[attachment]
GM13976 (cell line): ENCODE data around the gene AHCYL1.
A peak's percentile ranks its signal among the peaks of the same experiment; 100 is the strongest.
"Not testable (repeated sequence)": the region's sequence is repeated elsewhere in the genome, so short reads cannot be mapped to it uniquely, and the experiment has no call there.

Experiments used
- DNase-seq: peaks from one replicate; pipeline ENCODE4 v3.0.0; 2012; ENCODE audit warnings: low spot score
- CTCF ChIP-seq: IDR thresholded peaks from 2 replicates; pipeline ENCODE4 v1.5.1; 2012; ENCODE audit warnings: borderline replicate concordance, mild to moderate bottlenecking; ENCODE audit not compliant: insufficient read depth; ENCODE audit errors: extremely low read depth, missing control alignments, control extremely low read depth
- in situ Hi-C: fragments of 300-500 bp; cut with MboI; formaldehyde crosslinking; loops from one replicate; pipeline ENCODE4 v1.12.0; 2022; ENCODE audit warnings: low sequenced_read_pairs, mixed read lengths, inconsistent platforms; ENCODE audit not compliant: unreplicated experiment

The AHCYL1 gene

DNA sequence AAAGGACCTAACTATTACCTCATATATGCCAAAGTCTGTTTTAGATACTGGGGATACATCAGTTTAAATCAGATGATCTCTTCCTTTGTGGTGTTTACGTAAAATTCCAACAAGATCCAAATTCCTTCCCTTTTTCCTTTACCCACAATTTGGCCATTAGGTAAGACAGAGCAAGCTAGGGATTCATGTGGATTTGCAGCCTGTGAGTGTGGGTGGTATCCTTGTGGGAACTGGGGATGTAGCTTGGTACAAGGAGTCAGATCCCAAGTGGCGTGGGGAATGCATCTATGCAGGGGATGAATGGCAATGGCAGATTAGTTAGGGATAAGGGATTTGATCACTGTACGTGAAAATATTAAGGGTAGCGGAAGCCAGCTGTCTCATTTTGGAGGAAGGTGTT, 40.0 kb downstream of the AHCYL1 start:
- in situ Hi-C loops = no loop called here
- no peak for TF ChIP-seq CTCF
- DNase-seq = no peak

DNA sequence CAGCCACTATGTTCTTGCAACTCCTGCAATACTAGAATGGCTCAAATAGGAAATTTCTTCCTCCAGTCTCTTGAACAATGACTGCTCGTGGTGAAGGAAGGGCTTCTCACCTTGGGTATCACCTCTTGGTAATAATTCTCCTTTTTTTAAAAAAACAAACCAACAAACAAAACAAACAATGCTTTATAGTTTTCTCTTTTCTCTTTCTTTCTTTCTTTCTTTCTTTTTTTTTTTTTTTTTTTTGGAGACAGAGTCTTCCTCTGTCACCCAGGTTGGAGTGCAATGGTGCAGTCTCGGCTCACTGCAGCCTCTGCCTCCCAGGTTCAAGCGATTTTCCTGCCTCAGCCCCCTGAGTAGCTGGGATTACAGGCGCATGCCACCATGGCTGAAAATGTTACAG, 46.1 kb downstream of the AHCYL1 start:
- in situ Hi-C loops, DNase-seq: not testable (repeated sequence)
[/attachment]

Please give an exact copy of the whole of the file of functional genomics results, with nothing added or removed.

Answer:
GM13976 (cell line): ENCODE data around the gene AHCYL1.
A peak's percentile ranks its signal among the peaks of the same experiment; 100 is the strongest.
"Not testable (repeated sequence)": the region's sequence is repeated elsewhere in the genome, so short reads cannot be mapped to it uniquely, and the experiment has no call there.

Experiments used
- DNase-seq: peaks from one replicate; pipeline ENCODE4 v3.0.0; 2012; ENCODE audit warnings: low spot score
- CTCF ChIP-seq: IDR thresholded peaks from 2 replicates; pipeline ENCODE4 v1.5.1; 2012; ENCODE audit warnings: borderline replicate concordance, mild to moderate bottlenecking; ENCODE audit not compliant: insufficient read depth; ENCODE audit errors: extremely low read depth, missing control alignments, control extremely low read depth
- in situ Hi-C: fragments of 300-500 bp; cut with MboI; formaldehyde crosslinking; loops from one replicate; pipeline ENCODE4 v1.12.0; 2022; ENCODE audit warnings: low sequenced_read_pairs, mixed read lengths, inconsistent platforms; ENCODE audit not compliant: unreplicated experiment

The AHCYL1 gene

DNA sequence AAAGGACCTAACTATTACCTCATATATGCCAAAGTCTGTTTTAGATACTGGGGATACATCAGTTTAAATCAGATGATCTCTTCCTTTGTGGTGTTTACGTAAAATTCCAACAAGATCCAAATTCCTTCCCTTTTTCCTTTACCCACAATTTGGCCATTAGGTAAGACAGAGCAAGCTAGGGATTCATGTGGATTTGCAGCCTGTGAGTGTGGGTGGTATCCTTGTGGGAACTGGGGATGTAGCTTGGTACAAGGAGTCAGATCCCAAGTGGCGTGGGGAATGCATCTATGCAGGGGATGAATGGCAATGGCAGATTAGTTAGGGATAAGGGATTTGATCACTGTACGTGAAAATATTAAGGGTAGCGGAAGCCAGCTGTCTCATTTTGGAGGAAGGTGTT, 40.0 kb downstream of the AHCYL1 start:
- in situ Hi-C loops = no loop called here
- no peak for TF ChIP-seq CTCF
- DNase-seq = no peak

DNA sequence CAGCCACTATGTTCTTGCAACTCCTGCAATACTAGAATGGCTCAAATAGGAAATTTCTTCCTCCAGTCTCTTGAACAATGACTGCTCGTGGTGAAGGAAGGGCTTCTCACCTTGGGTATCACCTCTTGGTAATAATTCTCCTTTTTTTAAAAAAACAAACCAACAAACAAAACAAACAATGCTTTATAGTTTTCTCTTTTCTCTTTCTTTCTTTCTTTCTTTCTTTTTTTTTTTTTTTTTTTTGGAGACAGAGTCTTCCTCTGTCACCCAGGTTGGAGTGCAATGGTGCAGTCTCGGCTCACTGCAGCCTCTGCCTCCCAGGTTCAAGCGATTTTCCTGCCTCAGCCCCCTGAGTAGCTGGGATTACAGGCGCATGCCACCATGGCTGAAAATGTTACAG, 46.1 kb downstream of the AHCYL1 start:
- in situ Hi-C loops, DNase-seq: not testable (repeated sequence)